2. Ask yourself if this is really about you and your mother and/or mother-in-law fighting to see who can come out on top.
  3. Ask yourself if you want a perfect wedding, or if you really just want to boss people around. Be honest. If the latter, get the ladder and elope.
  4. Think carefully about the experience your wedding guests are going to have and make absolutely sure that your wedding will be a party they'll remember for the right reasons.
  5. Make the conscious decision that you're going to have a good time with all these people, not have an anxious time trying to avoid them so you can be with your fiancé/husband. After all, you'll have him for the rest of your life!
  6. It's a wedding, not a chorus line. Choose the number of friends you want for bridal attendants, not vice versa. An even number of attendants is not necessary - good heavens, attendants themselves are not necessary! (And you'd be surprised how many of your friends will secretly thank you for sparing them the burden.)
  7. Don't be so selfish that you force your attendants to buy hideous dresses they'll never wear again.
  8. Don't skimp on a gift for each of your attendants, and don't let your fiancé skimp either. They're your friends after all, yes?
  9. Consider skipping the vulgarity of a bachelorette trip to Las Vegas and instead hosting a traditional bridesmaids luncheon the week before the wedding.
  10. Expect to have a tantrum, and expect to apologize afterward for it.
  11. Under no circumstances should you plan to do anything on the day of the wedding but be the bride. This means no assembly of rice bags or souvenirs or table centerpieces, no cooking, no nothing.
  12. Do not publicize information about your bridal registry until people ask, and then send it to them privately. NEVER include registry information on a save-the-date card or invitation. People do still want to believe that they've been invited for the Pleasure of their Company, and not for the Generosity of their Purses.
  13. Lay in some good stationery now and send your Lovely Notes of thanks as gifts are received. You may NOT wait until after the honeymoon, and you certainly are NOT given until the first anniversary to send these.
  14. Keep it simple. The budget for ostentatious little touches might be better spent on upgrading the food.
  15. Most important, plan to speak to every wedding guest personally to thank them for attending. They have taken a lot of time, trouble, and treasure to celebrate with you, and they expect to get to speak with you. They deserve your attention. Etiquetteer, of course, remains devoted to the idea of a receiving line - while recognizing that they are routinely abused by wedding guests (not always elderly ladies) who expect to have long detailed conversations with the Happy Couple. Another solution is to circulate among the tables during the wedding banquet.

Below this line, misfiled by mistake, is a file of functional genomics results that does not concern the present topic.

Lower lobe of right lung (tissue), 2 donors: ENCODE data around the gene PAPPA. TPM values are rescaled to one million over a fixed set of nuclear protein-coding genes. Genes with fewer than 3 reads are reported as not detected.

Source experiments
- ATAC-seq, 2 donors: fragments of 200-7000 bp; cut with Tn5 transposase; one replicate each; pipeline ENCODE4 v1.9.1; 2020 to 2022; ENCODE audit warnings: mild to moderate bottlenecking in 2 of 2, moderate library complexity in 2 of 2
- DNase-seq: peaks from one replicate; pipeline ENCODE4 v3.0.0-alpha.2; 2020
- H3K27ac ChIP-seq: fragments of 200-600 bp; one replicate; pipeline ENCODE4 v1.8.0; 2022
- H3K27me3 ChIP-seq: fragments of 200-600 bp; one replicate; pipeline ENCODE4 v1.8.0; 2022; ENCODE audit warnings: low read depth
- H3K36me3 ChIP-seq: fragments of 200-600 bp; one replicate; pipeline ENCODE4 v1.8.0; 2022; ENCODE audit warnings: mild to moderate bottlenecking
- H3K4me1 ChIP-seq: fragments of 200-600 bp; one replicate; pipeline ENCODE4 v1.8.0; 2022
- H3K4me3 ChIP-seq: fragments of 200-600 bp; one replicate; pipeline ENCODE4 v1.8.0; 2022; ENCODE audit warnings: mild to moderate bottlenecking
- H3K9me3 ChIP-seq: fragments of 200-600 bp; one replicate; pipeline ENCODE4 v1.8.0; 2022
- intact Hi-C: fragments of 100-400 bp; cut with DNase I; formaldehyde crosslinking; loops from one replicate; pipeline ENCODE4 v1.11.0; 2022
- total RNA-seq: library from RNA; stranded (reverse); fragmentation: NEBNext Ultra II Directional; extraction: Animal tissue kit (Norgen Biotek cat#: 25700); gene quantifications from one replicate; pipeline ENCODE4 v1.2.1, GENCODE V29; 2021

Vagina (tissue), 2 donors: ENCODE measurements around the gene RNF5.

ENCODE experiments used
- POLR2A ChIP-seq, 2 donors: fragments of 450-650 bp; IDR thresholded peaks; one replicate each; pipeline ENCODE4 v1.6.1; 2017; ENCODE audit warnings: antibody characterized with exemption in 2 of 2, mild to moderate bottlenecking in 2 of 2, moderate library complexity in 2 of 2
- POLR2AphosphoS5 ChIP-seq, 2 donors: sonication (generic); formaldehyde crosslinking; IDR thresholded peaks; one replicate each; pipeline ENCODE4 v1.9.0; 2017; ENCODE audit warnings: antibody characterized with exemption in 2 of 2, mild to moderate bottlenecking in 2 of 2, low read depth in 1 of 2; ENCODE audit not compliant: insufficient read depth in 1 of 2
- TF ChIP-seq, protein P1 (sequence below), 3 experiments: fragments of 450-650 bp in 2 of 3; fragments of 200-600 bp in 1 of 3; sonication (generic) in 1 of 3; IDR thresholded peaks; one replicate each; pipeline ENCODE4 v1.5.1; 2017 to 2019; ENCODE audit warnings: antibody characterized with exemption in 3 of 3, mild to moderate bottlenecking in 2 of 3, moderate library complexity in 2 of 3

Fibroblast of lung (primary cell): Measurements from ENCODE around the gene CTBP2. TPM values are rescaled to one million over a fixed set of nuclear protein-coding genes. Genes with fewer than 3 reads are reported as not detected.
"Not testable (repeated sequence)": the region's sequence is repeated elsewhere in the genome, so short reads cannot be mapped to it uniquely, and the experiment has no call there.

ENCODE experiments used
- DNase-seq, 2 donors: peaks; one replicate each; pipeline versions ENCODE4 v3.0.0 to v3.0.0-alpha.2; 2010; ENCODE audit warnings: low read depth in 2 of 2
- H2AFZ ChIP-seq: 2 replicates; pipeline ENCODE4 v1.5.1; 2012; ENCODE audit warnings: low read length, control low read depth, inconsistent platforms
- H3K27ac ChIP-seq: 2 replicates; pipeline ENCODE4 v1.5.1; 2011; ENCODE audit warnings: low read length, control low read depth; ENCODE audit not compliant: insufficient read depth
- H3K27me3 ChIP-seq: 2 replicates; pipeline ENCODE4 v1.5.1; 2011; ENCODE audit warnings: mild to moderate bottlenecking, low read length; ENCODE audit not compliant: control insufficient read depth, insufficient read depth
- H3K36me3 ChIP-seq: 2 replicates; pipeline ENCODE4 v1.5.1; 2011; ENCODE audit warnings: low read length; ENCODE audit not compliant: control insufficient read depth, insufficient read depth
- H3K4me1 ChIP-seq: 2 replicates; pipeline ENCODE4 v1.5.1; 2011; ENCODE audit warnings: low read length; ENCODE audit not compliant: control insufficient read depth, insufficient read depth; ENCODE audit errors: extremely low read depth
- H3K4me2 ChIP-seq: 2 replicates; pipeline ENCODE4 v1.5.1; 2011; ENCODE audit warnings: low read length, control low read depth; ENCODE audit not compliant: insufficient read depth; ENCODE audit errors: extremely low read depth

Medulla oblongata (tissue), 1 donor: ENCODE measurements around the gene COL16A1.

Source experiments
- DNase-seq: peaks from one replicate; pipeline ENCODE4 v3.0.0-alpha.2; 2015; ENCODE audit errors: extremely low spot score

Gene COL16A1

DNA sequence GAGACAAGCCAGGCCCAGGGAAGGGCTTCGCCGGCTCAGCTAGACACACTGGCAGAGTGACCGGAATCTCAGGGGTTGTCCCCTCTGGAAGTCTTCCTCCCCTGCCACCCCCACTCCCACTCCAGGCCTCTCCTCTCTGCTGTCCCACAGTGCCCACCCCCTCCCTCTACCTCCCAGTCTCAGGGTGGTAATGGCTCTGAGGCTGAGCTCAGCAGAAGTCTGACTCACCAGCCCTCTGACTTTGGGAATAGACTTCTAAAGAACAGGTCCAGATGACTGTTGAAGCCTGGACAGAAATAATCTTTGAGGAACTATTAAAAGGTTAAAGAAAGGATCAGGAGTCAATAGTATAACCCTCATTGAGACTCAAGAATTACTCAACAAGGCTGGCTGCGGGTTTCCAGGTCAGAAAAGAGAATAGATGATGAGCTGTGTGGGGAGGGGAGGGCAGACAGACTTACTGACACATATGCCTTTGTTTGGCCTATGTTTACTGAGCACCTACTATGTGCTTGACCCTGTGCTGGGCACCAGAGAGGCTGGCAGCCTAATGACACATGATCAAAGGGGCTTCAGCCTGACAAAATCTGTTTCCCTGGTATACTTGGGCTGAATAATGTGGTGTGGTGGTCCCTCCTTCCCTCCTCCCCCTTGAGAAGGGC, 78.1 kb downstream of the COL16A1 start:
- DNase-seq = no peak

Now, Aunt Bridey, Etiquetteer feels the need to advise you not to insinuate yourself too aggressively into the plans for your niece's wedding. If you and she are so truly alike and already have a strong relationship, Etiquetteer predicts that she will reach out to you to be engaged in some way in the planning. But it would not be Perfectly Proper to usurp the place of the mother of the bride, regardless of how accurate your assessment of her abilities is. You have a beautiful opportunity to set a good example by hosting a meal in honor of the Happy Couple's engagement for your own set of guests, with all the proper accoutrements. But let Etiquetteer be clear that this should not take place later than three months before the wedding, and it is certainly not a bridal shower. Things get busy enough the closer one gets to the Big Day.

Etiquetteer wishes joy to the Happy Couple, and peace to all involved!

The Behavior of Brides, Vol. 13, Issue 44

Etiquetteer has been fascinated with Sylvia, Queen of the Headhunters, by Philip Eade, his biography of Sylvia Brett Brooke, who married into the Brooke family, "the last white Rajahs of Sarawak." Sylvia's behavior throughout her life comes in for its fair share of disapproval - Etiquetteer can't say she was a Paragon of Perfect Propriety (indeed, Etiquetteer is just about to begin a chapter headed "To Hell with dignity") - but she did receive the praise of one dear friend for her conduct at her 1911 wedding. J.M. Barrie, best known to history as the author of Peter Pan, wrote Sylvia charmingly afterward about her beautiful consideration of others: ". . . so nice to everyone, especially to servants and waiters. I think the latter such a test of a nice woman, and I watched, and no one could have come more sweetly through the ordeal."* Reading this led Etiquetteer to reflect on the Bride of Today, who is usually so super-conscious of the wedding day being HERS, as though only her wishes and convenience needed to be considered. So many brides believe all they have to do is receive, receive, receive (but not in a receiving line): receive congratulations, receive compliments, and especially receive gifts gifts gifts (but only from the registry that has been shamelessly advertised) and money. And that they don't have to GIVE anything but orders: orders to give parties, orders to buy gifts, orders to buy ugly dresses, orders to lose weight, orders constantly to satisfy the Gaping Maw of Bridal Need.